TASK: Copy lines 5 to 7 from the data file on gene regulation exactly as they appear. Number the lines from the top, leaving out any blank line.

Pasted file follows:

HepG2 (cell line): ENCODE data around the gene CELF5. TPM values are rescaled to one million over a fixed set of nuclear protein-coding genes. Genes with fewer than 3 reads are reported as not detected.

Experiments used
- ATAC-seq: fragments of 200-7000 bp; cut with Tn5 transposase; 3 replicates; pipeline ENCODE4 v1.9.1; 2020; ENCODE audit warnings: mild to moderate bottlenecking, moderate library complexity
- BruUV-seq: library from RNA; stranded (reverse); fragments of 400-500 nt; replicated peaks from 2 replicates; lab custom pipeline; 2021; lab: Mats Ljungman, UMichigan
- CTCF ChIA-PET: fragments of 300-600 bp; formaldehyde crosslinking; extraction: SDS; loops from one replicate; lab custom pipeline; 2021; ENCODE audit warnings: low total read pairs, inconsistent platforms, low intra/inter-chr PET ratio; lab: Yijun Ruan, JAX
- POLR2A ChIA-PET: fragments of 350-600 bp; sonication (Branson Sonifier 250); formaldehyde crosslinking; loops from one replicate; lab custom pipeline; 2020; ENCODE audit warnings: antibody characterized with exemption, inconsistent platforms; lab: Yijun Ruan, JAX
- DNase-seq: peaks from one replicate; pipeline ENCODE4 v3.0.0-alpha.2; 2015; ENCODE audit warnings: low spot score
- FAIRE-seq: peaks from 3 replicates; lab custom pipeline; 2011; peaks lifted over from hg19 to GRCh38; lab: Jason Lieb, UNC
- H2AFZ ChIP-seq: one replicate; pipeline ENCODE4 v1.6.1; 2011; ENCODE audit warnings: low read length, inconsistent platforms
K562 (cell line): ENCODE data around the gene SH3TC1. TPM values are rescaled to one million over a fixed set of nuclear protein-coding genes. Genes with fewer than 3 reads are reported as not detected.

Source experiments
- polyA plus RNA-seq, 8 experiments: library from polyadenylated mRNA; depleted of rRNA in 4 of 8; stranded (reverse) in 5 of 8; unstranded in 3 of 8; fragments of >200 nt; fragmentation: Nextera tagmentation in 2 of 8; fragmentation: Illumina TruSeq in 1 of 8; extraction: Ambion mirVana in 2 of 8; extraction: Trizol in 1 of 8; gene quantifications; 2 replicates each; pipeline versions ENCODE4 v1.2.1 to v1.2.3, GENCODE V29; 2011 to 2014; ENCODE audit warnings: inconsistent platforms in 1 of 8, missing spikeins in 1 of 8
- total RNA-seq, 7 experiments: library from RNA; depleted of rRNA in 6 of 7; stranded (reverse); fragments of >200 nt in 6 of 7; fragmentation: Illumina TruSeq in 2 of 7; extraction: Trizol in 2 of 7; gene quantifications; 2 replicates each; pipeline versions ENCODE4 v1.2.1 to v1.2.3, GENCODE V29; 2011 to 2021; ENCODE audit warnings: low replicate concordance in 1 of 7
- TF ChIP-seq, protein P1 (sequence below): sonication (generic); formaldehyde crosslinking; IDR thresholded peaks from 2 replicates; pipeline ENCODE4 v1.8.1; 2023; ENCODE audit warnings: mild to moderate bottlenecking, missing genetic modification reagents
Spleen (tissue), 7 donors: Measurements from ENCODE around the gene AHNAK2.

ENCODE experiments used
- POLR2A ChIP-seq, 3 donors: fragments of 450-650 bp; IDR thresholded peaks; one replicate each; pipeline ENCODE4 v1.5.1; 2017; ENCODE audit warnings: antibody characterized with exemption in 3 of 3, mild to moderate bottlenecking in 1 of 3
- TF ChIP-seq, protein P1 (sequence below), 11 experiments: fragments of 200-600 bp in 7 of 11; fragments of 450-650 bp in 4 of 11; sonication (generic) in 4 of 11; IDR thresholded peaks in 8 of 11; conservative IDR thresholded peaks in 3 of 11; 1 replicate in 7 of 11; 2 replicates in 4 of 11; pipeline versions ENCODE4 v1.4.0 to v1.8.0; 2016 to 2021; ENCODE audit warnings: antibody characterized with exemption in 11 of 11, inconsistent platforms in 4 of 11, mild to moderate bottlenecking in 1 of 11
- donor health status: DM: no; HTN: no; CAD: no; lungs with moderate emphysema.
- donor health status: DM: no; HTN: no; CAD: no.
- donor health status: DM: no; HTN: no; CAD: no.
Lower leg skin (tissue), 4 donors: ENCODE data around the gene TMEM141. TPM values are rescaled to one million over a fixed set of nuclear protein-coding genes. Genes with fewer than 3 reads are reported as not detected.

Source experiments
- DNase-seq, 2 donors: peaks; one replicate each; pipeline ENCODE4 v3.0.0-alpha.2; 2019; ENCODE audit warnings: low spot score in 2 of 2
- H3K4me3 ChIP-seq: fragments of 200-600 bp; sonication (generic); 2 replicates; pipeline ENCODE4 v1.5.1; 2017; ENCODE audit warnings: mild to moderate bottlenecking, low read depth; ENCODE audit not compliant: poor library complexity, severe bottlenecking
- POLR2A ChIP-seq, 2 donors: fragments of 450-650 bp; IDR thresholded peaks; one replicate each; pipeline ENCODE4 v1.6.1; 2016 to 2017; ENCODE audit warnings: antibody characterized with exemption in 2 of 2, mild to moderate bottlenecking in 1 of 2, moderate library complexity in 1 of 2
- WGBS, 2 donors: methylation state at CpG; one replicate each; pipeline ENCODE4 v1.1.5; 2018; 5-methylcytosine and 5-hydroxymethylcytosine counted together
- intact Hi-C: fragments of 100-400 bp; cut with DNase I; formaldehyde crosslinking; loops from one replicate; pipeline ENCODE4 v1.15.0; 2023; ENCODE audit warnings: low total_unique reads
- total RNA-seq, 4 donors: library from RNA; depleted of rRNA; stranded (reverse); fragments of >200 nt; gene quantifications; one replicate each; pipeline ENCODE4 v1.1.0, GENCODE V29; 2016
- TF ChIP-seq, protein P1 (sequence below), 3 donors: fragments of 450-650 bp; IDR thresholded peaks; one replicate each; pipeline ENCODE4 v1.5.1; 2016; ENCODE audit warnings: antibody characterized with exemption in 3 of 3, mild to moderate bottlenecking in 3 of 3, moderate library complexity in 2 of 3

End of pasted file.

- CTCF ChIA-PET: fragments of 300-600 bp; formaldehyde crosslinking; extraction: SDS; loops from one replicate; lab custom pipeline; 2021; ENCODE audit warnings: low total read pairs, inconsistent platforms, low intra/inter-chr PET ratio; lab: Yijun Ruan, JAX
- POLR2A ChIA-PET: fragments of 350-600 bp; sonication (Branson Sonifier 250); formaldehyde crosslinking; loops from one replicate; lab custom pipeline; 2020; ENCODE audit warnings: antibody characterized with exemption, inconsistent platforms; lab: Yijun Ruan, JAX
- DNase-seq: peaks from one replicate; pipeline ENCODE4 v3.0.0-alpha.2; 2015; ENCODE audit warnings: low spot score